Sign in / Join

Thomas Jefferson: The Original Foodie

At the time of the American Revolution (around 1775) colonists were still eating a primarily British diet, consisting of meats, stews, puddings, breads and sweets, with limited vegetables. Beer, ale and cider were frequent beverages. For the more affluent, there was port wine and some liqueurs. After the death of Martha Jefferson in 1782, widower Thomas was given the appointment of "minister plenipotentiary" (your basic diplomat) by the newly formed U.S. Congress and dispatched to France. Thus began the life of a major foodie, wine connoisseur and kitchen gadget aficionado (we're talking France, here, the country known for haute cuisine). There he discovered fine dining, olive oils, tasty mustards, succulent cheeses and pastries, all unique foods that were virtually unknown back in the Colonies. And he was hooked.

On his second trip to France, Jefferson took a young male slave with him for culinary training and returned home in 1789, bringing some of his favorite delicacies with him, along with 680 bottles of wine (wine connoisseur extraordinaire). He also brought home his newest gadget acquisitions, which included the first ice cream freezer, a cheese grater and a pasta maker. Although unsuccessful in starting a sizeable vineyard for domestic wine production on his Monticello property, he was an enthusiastic gardener and horticulturist. Along with numerous vegetables familiar to the area, he introduced and successfully cultivated eggplant, okra, tomatoes, garlic, lima beans, peanuts, and hot and sweet peppers, all of which had previously been considered Mediterranean warm climate vegetables, virtually unknown to the British diet. Over his lifetime, he experimented with organic gardening, developing new species and grafting fruit trees to produce flavorful fruits. He literally changed the landscape of gardens from colonial times forward. Historians estimate that he was responsible for growing 330 varieties of vegetables and herbs, and 170 varieties of fruits.

Dinners at TJ's included copious meats and fowl for his guests, but he preferred the majority of his own meal to consist of many fresh vegetables from his garden, with plenty of imported wines to wash down everything. You definitely wanted to be on his invite list. After a typical dinner at the White House or Monticello, one can only surmise that the gentlemen retreated to the library to imbibe in tobacco, cognac and perhaps a few loud belches, then nodded off. The ladies retired to the parlor, where some of them would have let out a few notches on their corsets. Little wonder, with the description one guest recorded in her diary as a "casual" dinner: a light rice and bean soup, roast beef, turkey, lamb, ham, veal cutlets, fried eggs, macaroni, a variety of fresh vegetables, and a final course of pudding, fruit, cheeses and ice cream with sauce. Accompanied by plenty of imported wines, of course. As a recognized gourmand, Jefferson frequently advised other luminaries and American presidents on menus for state dinners, and helped enlighten chefs with proper preparation of his unique recipes.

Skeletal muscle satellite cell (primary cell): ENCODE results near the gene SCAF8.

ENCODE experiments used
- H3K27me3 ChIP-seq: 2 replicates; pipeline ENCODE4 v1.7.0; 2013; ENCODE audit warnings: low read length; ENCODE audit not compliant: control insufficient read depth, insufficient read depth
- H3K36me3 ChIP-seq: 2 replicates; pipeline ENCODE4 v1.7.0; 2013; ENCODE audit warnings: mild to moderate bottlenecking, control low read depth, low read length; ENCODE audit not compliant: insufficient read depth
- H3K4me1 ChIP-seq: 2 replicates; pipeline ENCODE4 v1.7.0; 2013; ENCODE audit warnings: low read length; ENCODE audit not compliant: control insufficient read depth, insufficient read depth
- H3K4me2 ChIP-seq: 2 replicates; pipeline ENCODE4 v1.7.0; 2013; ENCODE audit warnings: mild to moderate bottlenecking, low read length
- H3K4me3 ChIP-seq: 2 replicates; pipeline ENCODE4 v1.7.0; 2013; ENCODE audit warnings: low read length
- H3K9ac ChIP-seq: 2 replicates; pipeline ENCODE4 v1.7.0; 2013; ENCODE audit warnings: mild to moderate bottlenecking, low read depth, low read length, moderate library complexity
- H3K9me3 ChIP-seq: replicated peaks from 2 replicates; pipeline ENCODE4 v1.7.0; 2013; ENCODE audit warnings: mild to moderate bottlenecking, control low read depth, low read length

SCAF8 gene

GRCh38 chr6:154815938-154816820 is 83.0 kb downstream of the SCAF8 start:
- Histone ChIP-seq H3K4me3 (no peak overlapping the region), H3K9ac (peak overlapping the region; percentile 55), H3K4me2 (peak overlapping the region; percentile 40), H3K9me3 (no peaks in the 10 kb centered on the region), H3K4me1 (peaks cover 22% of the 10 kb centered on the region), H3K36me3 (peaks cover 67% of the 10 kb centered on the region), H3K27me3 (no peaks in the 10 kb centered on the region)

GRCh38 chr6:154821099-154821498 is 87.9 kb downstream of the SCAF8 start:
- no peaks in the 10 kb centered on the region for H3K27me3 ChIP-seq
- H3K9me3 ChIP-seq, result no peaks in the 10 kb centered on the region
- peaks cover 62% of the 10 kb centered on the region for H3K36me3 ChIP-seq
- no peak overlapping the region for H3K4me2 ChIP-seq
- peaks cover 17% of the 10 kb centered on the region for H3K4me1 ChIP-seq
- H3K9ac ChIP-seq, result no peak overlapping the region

Clearly we have Jefferson to thank for introducing America to a potpourri of new dishes, with many ingredients fresh from his gardens: french fries, peanuts, Johnny-cakes, mashed potatoes, sweet potato pudding, sesame seed oil, fried eggplant, and those great American staples, tomato ketchup, pumpkin pie and mac and cheese. He also introduced ice cream to astonished dinner guests. Combining Western European gardening with his unique Monticello cooking, he enjoyed merging different cuisines and experimenting with new vegetables and fruits. Fortunately for future generations, TJ frequently wrote down recipes during his European travels, as well as recording menus and collaboration with his chefs. His daughters and grandchildren preserved some of those precious recipes for perpetuity.

Thomas Jefferson was a remarkable man. A visionary, a gourmand, author, wine connoisseur and Southern gentleman. One can only fantasize what his dinner guests experienced. Were he alive today, there is no question he would have his own show on TV's Food Network.

An enthusiastic foodie. author Dale Phillip was amazed at the accomplishments of Thomas Jefferson as she researched this article and other food histories. He is probably best remembered as a primary author of the Declaration of Independence and a founding father, but he seemed happiest at his Virginia estate Monticello, where he spent hours in his beloved gardens. Please view Dale's other articles on the history of Food and Drink, and visit her blog:


%d bloggers like this: